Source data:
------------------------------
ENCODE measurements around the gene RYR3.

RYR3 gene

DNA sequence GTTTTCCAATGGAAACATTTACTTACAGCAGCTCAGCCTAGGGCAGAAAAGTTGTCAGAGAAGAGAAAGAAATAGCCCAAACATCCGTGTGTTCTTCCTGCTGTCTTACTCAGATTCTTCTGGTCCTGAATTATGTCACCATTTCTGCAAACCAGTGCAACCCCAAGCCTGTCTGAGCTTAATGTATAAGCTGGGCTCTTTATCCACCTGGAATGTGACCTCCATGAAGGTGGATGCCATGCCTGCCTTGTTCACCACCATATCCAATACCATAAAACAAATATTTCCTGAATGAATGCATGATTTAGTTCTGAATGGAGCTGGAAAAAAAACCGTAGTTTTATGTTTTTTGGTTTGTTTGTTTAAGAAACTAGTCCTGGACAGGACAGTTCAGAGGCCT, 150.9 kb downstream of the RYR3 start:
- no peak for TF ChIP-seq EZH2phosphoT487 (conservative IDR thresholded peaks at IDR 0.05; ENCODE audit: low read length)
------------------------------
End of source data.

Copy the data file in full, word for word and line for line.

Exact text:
ENCODE measurements around the gene RYR3.

RYR3 gene

DNA sequence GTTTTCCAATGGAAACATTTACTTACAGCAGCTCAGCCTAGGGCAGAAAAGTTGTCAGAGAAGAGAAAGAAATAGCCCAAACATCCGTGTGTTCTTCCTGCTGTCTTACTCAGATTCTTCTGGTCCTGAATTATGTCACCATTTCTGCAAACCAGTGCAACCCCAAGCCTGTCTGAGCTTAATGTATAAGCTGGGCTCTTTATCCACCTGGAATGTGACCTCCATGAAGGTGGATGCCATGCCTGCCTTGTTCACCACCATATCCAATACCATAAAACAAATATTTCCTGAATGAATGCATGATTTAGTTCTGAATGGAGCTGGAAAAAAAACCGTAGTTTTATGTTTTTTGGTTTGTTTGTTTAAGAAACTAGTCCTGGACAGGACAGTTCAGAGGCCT, 150.9 kb downstream of the RYR3 start:
- no peak for TF ChIP-seq EZH2phosphoT487 (conservative IDR thresholded peaks at IDR 0.05; ENCODE audit: low read length)